January 24, 2013 | 1
Among animal welfare professionals, those who work at zoos might have the toughest jobs. Keepers and curators at zoo must alternately serve as biologists, psychologists, trainers, chefs, janitors, and educators. Often, those hardworking individuals take on multiple roles at once. Another important job that keepers and curators perform at the zoo is that of gerontologist. Gerontology, or the study of aging, is a field that has only been formally defined for forty years, and is becoming a more important consideration for the welfare of captive animals.
With the exception of animals raised in a specific breeding program who are destined for reintroduction, animals that are born in zoos will typically live out their lives, and ultimately die, in zoos. Zoos need to therefore adequately prepare to deliver proper care – both physical and psychological – for their aging residents. Providing that sort of proper veterinary care might involve making adjustments to an animal’s environment, routine, or social groupings. Those changes, while made in the service of an animal’s welfare, could nonetheless result in psychological distress.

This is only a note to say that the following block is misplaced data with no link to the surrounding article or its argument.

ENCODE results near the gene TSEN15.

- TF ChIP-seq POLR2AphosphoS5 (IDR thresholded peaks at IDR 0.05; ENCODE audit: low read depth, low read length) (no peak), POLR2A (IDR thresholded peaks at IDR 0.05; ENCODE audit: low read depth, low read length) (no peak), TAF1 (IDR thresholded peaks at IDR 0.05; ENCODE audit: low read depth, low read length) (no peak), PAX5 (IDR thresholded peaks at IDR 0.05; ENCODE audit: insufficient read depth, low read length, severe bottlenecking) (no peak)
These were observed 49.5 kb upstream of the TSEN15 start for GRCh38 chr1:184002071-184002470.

Like any health care provider, a zoo’s animal care staff has to balance the medical health requirements of their charges with their psychological well-being. Human doctors can simply ask their patients how they feel; veterinarians do not have this option. Instead, zoo researchers conduct detailed observations of their animals to determine what consequences might follow any major change in management procedures.
Tigers are typically thought of as solitary creatures. In the wild, according to common knowledge, if you see two or more tigers together (and it isn’t mating season), you can bet its a mother and her cubs. However, the social systems of big cats may be more malleable than once thought. There is evidence, for example, that wild tigers gather in temporary aggregations to feast on a recent kill. And other large cats like cheetahs and snow leopards, despite being thought of as solitary in the wild, have been well-suited to social housing in zoos.